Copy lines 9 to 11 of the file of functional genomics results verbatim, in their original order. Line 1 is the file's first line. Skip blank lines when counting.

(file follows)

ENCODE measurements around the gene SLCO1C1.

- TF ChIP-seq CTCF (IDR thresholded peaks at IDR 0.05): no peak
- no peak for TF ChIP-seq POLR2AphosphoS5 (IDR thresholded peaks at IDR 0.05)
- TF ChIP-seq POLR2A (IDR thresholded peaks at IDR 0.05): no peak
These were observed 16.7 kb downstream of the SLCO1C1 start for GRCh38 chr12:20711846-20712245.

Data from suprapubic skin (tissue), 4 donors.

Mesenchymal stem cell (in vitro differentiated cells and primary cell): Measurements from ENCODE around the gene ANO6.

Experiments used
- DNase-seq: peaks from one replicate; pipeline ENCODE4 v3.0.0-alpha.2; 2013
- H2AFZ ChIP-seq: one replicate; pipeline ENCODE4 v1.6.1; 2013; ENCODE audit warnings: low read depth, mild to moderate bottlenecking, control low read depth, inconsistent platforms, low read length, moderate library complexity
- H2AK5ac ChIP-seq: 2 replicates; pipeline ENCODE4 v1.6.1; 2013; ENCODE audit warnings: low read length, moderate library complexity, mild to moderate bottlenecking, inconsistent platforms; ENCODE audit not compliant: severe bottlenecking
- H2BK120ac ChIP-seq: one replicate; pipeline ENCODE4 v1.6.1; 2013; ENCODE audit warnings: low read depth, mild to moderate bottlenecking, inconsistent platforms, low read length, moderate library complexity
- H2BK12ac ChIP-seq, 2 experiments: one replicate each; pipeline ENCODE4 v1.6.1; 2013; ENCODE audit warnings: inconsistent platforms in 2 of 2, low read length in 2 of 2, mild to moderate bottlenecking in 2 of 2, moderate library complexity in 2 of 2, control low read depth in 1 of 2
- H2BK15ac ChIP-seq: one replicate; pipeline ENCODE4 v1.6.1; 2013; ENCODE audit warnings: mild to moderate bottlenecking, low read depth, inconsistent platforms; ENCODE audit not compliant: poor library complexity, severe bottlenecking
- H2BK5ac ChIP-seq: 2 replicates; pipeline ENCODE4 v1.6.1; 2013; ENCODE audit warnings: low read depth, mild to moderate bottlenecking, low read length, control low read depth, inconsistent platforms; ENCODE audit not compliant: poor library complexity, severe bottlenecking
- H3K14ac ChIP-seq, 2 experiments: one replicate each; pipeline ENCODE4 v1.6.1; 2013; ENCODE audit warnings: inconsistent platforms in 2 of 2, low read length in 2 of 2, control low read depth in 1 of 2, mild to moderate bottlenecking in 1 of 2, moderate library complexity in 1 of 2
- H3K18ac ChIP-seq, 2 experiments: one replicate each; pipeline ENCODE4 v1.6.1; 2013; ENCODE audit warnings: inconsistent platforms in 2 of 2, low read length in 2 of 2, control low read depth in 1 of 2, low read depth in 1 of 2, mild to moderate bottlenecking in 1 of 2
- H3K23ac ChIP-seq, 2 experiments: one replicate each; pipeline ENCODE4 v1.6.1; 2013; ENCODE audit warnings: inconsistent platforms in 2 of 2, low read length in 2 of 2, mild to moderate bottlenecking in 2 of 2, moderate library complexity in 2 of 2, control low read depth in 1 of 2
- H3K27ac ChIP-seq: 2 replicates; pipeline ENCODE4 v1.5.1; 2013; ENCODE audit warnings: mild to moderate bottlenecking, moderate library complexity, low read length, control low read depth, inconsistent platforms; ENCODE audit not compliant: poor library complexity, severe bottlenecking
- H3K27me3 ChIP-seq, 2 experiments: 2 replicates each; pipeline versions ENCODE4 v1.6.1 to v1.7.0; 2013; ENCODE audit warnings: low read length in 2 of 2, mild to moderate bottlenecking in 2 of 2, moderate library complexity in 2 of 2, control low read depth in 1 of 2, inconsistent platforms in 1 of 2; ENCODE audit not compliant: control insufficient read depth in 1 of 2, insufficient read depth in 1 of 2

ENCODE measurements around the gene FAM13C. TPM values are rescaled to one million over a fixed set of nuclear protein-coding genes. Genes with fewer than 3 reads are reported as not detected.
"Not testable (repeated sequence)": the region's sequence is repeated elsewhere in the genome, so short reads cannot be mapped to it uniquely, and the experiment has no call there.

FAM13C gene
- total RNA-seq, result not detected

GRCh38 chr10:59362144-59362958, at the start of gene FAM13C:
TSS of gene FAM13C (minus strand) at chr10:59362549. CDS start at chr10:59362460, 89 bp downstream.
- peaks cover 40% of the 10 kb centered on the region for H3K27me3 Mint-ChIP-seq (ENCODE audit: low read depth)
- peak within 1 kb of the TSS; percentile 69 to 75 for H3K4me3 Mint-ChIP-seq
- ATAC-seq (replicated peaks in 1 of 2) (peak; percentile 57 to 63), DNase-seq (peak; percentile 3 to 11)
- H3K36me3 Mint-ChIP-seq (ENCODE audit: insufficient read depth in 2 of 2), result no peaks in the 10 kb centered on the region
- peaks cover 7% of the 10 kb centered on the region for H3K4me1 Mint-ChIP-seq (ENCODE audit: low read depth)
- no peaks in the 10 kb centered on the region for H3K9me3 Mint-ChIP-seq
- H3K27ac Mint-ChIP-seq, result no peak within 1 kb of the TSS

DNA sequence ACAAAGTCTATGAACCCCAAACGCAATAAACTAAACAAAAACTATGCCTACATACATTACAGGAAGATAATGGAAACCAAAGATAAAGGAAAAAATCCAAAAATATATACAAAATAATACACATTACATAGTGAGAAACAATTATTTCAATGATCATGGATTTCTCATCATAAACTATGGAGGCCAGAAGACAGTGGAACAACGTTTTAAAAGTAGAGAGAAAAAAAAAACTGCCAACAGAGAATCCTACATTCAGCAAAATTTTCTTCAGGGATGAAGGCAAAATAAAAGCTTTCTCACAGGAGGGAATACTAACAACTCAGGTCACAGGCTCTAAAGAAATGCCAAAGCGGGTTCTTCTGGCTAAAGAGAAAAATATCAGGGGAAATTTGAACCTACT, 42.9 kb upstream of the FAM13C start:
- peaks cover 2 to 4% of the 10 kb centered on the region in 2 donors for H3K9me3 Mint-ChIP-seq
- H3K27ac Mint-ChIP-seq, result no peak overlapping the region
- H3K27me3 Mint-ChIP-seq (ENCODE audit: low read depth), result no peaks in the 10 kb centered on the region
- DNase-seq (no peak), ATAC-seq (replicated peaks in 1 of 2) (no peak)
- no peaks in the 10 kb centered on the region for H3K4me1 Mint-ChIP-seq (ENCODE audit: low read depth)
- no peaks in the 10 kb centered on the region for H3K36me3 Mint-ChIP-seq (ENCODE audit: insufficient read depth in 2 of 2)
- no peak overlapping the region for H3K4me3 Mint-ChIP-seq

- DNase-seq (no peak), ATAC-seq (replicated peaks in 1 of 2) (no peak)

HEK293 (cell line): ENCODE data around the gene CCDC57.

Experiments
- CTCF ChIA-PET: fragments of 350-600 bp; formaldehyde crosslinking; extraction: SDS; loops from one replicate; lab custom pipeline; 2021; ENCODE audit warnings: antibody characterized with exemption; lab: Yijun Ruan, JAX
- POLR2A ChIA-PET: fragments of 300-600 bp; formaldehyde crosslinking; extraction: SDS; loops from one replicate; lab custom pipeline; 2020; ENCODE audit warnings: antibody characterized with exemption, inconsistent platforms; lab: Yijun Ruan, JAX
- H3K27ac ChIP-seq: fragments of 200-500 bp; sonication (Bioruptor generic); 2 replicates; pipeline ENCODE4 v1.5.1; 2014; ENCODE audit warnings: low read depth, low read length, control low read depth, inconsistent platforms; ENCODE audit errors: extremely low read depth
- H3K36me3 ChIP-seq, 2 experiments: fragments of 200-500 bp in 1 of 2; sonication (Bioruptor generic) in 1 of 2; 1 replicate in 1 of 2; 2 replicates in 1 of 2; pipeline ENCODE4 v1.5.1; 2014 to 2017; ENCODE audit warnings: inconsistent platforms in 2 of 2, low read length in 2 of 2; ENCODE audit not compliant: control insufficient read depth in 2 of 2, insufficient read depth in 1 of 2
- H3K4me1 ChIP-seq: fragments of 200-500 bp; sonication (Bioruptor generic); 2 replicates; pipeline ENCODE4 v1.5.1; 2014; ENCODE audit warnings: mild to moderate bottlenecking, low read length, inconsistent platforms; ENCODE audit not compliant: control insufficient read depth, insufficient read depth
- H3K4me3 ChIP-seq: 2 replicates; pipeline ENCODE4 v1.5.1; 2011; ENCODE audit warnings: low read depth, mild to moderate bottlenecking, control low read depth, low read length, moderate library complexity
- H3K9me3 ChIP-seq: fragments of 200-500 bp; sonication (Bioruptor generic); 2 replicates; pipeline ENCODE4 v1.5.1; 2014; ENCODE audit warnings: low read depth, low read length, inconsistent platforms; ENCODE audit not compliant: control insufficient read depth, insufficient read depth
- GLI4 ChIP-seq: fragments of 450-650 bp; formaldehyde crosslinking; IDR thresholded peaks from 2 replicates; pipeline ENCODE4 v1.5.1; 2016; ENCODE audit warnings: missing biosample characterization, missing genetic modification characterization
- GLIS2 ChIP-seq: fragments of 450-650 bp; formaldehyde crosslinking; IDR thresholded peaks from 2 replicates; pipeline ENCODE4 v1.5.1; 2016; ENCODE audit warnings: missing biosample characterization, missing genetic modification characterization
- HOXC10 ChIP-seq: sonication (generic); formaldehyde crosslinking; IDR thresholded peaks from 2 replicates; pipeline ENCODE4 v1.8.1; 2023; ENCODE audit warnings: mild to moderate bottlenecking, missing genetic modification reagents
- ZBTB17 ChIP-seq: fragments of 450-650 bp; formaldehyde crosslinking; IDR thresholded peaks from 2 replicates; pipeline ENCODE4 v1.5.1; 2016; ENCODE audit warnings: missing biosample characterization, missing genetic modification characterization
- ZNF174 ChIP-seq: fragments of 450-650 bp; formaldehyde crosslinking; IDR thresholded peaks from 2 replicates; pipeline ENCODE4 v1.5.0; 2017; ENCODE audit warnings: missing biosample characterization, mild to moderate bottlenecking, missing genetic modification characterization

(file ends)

- DNase-seq: peaks from one replicate; pipeline ENCODE4 v3.0.0-alpha.2; 2013
- H2AFZ ChIP-seq: one replicate; pipeline ENCODE4 v1.6.1; 2013; ENCODE audit warnings: low read depth, mild to moderate bottlenecking, control low read depth, inconsistent platforms, low read length, moderate library complexity
- H2AK5ac ChIP-seq: 2 replicates; pipeline ENCODE4 v1.6.1; 2013; ENCODE audit warnings: low read length, moderate library complexity, mild to moderate bottlenecking, inconsistent platforms; ENCODE audit not compliant: severe bottlenecking